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NEWS
September 2, 2003
On August 30, 2003, MICHELLE Y. KHOURY; devoted daughter of Osama and Gloria Khoury; dear sister of John and Nicole Khoury; loving aunt of Julian and loving friend to all. Service and interment private. Contributions may be made in her memory to John Hopkins School of Medicine, Division of Cardiology, 601 N. Caroline St. Baltimore MD 21287-0960.
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NEWS
By Jacques Kelly and Jacques Kelly,SUN STAFF | December 2, 1999
Dr. Philip E. Sartwell, a renowned Johns Hopkins University epidemiologist who alerted women to the side effects of oral contraceptives, died Friday of Alzheimer's disease at his Marblehead, Mass., home. He was 91 and had lived in Homeland.In pioneering studies at the School of Hygiene and Public Health, he also investigated the effectiveness of flu vaccines and the danger to health professionals from radiation exposure.As early as 1958, he wrote to the editor of The Sun to warn of the link between smoking tobacco and cancer.
NEWS
April 1, 2005
BALTIMORE Magazine ranks Hopkins medical research No. 2 The Johns Hopkins School of Medicine's research program recaptured its place as the second best in the country, trailing only Harvard's in U.S. News & World Report's annual comparison, the magazine announced yesterday. "It comes out as a numerical score, but what [is] far more important to us - it's a reflection of the fact that we bring bright, young, energetic people together with brilliant scientists and wait for the magic to happen," Dr. David Nichols, vice dean for education, said yesterday.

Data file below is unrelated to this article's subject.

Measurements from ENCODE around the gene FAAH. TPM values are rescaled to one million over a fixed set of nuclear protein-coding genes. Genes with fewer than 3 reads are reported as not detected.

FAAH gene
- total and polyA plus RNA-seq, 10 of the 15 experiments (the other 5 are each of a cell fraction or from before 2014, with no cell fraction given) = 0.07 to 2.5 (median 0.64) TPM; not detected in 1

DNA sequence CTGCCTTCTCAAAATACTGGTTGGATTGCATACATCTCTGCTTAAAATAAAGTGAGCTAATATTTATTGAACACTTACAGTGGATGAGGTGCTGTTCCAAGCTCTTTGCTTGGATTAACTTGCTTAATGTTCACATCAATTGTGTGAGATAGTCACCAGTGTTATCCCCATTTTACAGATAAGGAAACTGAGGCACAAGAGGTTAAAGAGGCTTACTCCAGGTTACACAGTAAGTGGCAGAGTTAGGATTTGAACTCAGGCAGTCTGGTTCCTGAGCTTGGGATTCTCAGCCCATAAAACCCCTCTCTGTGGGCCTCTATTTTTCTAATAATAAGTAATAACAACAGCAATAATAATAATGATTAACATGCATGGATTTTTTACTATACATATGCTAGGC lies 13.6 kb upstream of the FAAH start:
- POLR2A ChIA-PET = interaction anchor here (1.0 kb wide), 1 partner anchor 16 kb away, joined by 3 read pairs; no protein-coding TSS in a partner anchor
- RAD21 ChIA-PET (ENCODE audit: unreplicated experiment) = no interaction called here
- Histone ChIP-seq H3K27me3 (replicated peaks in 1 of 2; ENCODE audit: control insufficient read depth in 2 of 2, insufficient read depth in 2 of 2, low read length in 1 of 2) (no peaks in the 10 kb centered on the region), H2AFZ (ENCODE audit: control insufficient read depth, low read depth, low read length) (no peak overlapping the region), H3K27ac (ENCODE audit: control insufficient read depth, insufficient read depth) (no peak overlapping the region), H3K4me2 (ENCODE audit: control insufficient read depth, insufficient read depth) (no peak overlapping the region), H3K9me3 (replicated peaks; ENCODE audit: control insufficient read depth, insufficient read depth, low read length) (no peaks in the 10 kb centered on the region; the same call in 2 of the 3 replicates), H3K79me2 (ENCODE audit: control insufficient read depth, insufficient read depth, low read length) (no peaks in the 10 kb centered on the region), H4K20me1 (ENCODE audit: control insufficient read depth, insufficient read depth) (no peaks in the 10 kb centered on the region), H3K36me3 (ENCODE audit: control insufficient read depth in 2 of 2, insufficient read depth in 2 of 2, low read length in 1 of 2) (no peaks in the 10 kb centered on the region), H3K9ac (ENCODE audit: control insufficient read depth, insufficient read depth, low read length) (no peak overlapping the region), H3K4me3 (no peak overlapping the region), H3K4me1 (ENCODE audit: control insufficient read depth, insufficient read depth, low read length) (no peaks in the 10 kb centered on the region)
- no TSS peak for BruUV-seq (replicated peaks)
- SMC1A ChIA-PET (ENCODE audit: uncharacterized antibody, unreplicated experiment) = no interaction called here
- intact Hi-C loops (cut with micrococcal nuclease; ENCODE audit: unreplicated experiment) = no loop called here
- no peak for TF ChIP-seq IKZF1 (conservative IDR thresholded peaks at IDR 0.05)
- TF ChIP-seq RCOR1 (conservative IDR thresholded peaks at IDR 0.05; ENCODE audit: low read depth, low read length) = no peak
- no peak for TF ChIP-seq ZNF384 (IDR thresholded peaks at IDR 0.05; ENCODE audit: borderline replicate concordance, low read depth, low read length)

NEWS
By FREDERICK N. RASMUSSEN and FREDERICK N. RASMUSSEN,SUN REPORTER | April 1, 2006
Dr. Donald Frederick Proctor, a noted Johns Hopkins School of Medicine otolaryngologist who also had careers in anesthesiology and environmental sciences, died of pneumonia Tuesday at Roland Park Place. He was 92. Born in Red Bank, N.J., he moved to Towson, where he graduated from Towson High School in 1929. Torn between a career as an opera singer or in medicine, Dr. Proctor earned a bachelor's degree in 1933 at the Johns Hopkins University, while simultaneously studying voice at the Peabody Conservatory of Music and the Juilliard School in New York.
NEWS
By Tricia Bishop and Tricia Bishop,SUN STAFF | May 8, 2002
When Desta Fisseha was growing up in Ethiopia her grandmother told her that education was the path to independence and a better life. That meant sacrifices along the way, like wearing her hair chopped short and making herself plain so boys wouldn't call and interrupt her studies. Fisseha brought versions of these rules to the raising of her children. "I didn't allow sleepovers or watching TV," she said. "And there was no dating until they finished high school." Now, based on their academic and personal achievements, Fasika and Tinsay Woreta, her identical twin daughters, have won graduate-study scholarships worth $400,000.
NEWS
December 4, 2004